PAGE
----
Play Legal Live and Online Poker in Hawaii
The Aloha State is nothing short of paradise with incredible scenery and a vibrant nightlife. But when it comes to gambling and online poker in particular, are the residents of Hawaii just as lucky?
As surprising as it may seem for a place that is full of amazing hotels and resorts, Hawaii has some very strict gambling laws.
These laws can be found in the Hawaii Revised Statutes, Title 37, Chapter 712. This is the ‘Offenses Against Public Health and Morals’ code and is broken up into three parts. The part that we’re most interested in is part 3 that deals with gambling-related activities.
Taking a closer look at section 712-1223 we see the following:
(1) A person commits the offense of gambling if the person knowingly advances or participates in any gambling activity.
(2) Gambling is a misdemeanor.
For a little clarity, we’ll need to see just what gambling is according to Hawaiian law. This definition can be found in section 721-1220 and reads as follows:
“Gambling”. A person engages in gambling if he stakes or risks something of value upon the outcome of a contest of chance or a future contingent event not under his control or influence, upon an agreement or understanding that he or someone else will receive something of value in the event of a certain outcome.
Right below this definition we see some exceptions. These include legitimate business transactions such as futures, contracts, etc. There’s no mention of poker or online poker so we’re left guessing as to whether or not the state views the game as a game of chance or skill.
The definition of a game of chance is as follows:
“Contest of chance” means any contest, game, gaming scheme, or gaming device in which the outcome depends in a material degree upon an element of chance, notwithstanding that skill of the contestants may also be a factor therein.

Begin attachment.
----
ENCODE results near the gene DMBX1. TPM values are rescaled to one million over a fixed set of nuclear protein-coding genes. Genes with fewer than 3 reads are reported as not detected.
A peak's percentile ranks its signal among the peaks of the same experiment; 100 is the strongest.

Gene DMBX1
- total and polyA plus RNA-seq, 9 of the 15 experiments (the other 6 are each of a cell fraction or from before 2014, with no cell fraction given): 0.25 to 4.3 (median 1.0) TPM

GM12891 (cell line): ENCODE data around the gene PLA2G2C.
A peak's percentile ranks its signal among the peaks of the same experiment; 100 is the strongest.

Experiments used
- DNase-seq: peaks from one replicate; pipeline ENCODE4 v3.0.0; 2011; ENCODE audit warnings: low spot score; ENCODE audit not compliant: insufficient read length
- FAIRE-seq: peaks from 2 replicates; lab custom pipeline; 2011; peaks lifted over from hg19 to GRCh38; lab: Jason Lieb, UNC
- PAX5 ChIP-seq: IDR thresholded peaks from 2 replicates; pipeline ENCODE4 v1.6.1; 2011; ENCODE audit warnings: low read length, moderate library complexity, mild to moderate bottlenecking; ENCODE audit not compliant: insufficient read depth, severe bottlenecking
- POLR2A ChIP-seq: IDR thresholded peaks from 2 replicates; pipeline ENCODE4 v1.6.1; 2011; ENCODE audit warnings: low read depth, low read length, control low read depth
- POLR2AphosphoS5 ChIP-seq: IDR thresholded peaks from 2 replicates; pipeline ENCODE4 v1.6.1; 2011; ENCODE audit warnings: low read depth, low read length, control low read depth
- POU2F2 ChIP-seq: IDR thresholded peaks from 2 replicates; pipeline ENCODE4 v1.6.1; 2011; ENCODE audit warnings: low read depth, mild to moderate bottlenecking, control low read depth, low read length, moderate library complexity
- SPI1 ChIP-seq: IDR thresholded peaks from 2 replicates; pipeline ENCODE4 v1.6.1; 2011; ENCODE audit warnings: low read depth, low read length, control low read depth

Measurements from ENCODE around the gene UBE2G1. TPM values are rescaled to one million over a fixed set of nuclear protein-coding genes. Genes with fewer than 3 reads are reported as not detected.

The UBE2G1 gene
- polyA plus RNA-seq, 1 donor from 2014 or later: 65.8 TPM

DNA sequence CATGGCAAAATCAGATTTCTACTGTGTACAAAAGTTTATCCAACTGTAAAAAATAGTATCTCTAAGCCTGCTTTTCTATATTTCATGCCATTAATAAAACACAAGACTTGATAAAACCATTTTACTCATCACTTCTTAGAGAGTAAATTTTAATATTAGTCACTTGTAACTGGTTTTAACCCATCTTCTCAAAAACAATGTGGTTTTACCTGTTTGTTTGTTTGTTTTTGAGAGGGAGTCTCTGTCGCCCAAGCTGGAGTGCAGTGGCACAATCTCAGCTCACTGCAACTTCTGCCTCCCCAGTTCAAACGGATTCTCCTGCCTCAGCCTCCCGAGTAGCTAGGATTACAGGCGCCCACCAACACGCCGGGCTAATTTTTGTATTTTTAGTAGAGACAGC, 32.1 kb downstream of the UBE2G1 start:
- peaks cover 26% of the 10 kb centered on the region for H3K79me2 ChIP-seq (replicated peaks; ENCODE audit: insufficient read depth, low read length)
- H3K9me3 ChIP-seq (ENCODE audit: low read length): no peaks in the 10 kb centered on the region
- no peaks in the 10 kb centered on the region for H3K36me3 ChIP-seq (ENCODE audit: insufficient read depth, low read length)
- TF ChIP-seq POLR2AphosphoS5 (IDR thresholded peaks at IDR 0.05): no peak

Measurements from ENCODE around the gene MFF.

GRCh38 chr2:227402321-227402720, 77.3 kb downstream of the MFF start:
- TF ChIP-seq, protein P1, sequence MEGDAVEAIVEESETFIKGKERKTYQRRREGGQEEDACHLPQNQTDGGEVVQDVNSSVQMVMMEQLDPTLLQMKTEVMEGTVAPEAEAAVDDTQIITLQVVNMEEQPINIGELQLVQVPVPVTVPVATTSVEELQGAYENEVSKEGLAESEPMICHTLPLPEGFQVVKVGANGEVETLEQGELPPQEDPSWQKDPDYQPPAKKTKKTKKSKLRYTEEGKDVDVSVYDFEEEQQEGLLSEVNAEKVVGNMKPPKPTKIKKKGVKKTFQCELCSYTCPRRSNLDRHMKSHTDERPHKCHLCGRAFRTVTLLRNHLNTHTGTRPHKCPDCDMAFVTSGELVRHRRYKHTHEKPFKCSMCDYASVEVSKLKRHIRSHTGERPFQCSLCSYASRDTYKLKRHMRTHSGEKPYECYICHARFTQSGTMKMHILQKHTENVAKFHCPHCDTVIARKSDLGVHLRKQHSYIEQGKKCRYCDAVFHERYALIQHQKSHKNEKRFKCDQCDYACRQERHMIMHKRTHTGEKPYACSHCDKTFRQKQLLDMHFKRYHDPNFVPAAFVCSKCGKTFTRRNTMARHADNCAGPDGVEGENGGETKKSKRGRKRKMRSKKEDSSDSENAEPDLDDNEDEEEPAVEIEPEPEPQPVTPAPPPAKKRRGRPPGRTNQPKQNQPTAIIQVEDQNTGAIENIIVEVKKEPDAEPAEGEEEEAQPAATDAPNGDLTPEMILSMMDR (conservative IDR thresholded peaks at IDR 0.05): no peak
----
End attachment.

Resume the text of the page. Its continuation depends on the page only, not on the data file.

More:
This is quite a vague definition and leaves a lot to interpretation. A Hawaiian judge could just as easily decide that poker is a game of chance as not. Even so, it’s highly unlikely that you’ll have the police knocking on your door asking you about your online activities. The fact is that no one in the history of the state has ever been charged with playing online poker. Even if it may be a crime by the absolute definition of the law, the authorities have no interest in searching out individual players.
However, if you were to open an illegal gaming premises or run a home game for profit, then you’d certainly end up in a whole lot more trouble. Offenses in relation to running a game for profit include the promotion of gambling, possession of a gambling device, and possession of gambling records. While many of the offenses are misdemeanors, some are felonies. Yet even with the apparent risk surrounding the operation of a gambling business within the state, many of the most popular offshore platforms offer poker services in Hawaii.